We can make a passive cooling system for our stills by running the cooling water from the chiller into a reservoir and then allowing it to pass heat into the room around it. Once this water is cooled then it is able to be pumped back to the chiller during the next distillation. If there is enough time between distillations this is about the least expensive way to cool your equipment but there are some caveats. Before we get too deep into them, let’s start off defining a BTU so that we’re all on the same page. A BTU is the amount of energy that it takes to increase the temperature of one pound of water one-degree Fahrenheit (see I told you load cells would be useful), one pound of water is about ⅛ of a gallon.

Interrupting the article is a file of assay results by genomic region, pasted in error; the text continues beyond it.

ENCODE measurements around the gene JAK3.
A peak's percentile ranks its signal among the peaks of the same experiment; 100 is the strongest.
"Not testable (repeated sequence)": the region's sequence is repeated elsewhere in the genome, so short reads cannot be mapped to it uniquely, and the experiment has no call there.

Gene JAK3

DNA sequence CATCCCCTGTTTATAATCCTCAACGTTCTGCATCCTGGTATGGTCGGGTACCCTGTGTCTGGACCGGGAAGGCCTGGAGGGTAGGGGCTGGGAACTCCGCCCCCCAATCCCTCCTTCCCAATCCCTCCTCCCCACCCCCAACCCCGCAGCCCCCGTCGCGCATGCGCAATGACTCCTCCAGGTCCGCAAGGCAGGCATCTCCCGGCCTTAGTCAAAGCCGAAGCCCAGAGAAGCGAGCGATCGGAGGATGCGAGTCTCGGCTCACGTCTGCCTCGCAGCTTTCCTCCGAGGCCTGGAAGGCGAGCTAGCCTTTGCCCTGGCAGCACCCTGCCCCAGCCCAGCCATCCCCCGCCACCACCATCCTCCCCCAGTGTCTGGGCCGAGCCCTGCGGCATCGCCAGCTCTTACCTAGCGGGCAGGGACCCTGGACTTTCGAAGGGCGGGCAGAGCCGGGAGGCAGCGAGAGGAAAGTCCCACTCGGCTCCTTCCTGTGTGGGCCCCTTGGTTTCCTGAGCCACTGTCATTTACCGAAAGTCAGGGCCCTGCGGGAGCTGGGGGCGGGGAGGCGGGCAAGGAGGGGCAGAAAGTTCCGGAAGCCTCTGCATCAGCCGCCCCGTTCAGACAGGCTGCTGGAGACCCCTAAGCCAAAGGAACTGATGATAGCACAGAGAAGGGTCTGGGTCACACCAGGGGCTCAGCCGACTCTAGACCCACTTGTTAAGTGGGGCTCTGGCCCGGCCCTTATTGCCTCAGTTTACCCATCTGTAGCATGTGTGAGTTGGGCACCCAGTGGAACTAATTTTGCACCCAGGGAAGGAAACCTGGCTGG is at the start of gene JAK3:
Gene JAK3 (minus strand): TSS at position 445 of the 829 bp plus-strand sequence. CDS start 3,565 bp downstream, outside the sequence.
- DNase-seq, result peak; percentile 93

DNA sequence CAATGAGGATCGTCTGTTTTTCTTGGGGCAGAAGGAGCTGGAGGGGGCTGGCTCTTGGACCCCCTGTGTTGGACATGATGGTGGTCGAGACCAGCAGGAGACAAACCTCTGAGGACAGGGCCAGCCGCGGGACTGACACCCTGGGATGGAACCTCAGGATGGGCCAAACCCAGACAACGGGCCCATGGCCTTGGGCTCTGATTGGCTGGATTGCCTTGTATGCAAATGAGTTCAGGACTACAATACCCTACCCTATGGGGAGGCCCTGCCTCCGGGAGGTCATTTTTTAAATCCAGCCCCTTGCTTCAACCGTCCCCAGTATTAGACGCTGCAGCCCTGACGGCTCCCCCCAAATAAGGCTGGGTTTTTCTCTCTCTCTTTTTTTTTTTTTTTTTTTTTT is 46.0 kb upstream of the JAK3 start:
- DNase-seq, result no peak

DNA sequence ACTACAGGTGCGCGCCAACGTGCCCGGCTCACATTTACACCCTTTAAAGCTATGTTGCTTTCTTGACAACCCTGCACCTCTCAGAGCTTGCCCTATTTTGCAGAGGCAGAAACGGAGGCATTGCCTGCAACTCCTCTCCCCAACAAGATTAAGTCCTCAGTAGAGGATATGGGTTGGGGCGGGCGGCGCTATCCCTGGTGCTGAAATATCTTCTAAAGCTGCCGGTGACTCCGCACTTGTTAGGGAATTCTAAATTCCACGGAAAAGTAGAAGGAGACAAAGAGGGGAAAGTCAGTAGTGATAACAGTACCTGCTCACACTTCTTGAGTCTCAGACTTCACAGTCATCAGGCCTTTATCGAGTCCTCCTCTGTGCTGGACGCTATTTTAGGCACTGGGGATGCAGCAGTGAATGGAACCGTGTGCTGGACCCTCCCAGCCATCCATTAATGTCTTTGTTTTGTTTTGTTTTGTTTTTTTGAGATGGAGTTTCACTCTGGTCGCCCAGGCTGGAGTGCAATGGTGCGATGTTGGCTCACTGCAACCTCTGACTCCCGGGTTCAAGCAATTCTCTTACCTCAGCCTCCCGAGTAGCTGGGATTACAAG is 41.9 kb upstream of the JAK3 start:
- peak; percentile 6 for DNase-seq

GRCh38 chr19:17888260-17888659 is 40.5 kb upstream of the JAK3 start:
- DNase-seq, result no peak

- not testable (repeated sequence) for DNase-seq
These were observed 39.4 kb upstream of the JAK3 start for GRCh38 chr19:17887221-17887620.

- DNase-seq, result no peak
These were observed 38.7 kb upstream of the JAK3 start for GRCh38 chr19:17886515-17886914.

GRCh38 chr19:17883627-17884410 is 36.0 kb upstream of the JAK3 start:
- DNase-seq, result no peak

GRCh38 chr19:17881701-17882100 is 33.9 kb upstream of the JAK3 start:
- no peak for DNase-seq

So, in this example we have 1,000,000 BTUs going into our still during distillation (about 3-5,000,000 during heat up or about a 5,000 gallon still) and we want to use our chiller to pull it all out so that our distillate is back to room temperature (in reality 85% works well for this number). To also make my life easy, we’re going to assume that there is no energy lost along the way, everything we put in we need to pull out. If we didn’t really want our reservoir to heat up we could circulate 1,000,000 pounds of water through our condenser every hour (again assuming perfect heat exchange in the condenser, don’t you love my perfect world?) it would heat up 1°F per hour or about 6F over the whole distillation. 1MM pounds of water is 120,048 gallons of water and we would need to be pumping at 2,001 gpm to move that through our still. If we had a 2,001-gallon tank it would heat up 60°F per hour or 360°F over the course of the distillation and we’d end up with 420°F which isn’t possible without tons of pressure not to mention from about hour two onwards the ‘cooling’ water would actually be hotter into our distillate, not the other way around.